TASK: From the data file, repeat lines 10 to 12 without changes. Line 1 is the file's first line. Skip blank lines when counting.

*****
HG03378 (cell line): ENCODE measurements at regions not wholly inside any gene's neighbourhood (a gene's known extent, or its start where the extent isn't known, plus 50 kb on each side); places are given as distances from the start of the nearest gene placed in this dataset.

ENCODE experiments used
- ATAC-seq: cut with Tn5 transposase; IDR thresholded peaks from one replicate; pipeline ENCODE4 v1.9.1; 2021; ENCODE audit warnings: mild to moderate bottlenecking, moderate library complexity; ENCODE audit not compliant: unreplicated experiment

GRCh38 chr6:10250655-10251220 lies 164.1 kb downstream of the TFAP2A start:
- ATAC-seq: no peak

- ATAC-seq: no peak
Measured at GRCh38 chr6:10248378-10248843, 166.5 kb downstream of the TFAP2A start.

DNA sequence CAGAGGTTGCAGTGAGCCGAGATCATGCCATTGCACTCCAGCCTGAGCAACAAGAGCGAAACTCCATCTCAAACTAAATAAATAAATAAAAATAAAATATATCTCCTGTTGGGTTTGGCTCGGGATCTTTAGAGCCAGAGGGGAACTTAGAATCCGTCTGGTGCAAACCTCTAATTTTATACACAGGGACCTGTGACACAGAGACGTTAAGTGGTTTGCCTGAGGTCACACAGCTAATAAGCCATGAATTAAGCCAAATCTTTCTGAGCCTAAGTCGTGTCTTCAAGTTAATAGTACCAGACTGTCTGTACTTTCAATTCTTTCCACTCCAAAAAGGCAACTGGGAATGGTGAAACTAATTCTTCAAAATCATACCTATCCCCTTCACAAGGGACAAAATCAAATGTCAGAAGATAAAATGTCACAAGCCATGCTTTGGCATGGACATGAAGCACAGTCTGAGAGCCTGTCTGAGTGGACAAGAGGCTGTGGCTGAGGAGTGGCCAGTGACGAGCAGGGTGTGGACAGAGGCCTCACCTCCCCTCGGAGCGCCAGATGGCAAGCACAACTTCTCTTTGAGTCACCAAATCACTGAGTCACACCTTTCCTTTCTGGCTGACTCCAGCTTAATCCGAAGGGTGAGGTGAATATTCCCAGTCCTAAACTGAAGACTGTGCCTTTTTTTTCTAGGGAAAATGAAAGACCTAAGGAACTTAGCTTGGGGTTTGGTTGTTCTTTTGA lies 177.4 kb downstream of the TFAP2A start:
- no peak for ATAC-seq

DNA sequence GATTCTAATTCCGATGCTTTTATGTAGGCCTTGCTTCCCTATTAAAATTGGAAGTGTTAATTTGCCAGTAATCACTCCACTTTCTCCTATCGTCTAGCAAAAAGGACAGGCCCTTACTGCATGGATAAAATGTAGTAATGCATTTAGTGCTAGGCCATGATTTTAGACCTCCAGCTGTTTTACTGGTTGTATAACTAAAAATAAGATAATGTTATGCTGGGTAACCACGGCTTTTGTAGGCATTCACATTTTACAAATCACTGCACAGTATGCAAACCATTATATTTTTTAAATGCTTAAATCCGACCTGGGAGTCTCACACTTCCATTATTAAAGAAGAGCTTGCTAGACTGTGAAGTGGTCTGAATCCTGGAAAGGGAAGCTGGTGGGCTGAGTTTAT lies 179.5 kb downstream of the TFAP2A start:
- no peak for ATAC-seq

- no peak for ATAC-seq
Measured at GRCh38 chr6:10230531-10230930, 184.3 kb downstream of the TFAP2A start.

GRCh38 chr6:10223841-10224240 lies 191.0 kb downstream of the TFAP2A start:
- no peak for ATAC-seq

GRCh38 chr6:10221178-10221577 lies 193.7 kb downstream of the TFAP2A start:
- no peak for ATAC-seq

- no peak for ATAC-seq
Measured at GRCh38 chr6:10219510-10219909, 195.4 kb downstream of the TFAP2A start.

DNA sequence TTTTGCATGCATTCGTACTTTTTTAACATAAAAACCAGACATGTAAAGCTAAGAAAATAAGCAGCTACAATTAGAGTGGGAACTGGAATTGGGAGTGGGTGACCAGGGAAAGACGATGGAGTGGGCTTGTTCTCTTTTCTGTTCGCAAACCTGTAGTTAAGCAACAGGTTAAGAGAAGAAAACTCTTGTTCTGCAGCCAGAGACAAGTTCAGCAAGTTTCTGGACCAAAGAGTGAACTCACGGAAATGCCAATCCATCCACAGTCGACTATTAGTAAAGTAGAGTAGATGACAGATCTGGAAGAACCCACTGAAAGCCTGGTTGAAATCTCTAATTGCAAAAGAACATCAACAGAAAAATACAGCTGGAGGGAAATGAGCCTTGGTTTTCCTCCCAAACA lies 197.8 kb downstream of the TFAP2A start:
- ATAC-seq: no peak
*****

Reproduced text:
DNA sequence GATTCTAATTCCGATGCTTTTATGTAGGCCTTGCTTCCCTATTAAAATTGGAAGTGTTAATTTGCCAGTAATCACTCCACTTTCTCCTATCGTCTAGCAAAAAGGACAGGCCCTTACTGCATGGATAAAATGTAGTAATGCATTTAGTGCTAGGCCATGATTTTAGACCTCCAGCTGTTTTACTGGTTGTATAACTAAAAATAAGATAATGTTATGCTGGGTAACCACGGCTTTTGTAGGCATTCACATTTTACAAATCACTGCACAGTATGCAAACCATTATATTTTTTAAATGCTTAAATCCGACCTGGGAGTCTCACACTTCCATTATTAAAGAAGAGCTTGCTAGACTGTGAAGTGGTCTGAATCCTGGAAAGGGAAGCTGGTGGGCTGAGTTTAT lies 179.5 kb downstream of the TFAP2A start:
- no peak for ATAC-seq

- no peak for ATAC-seq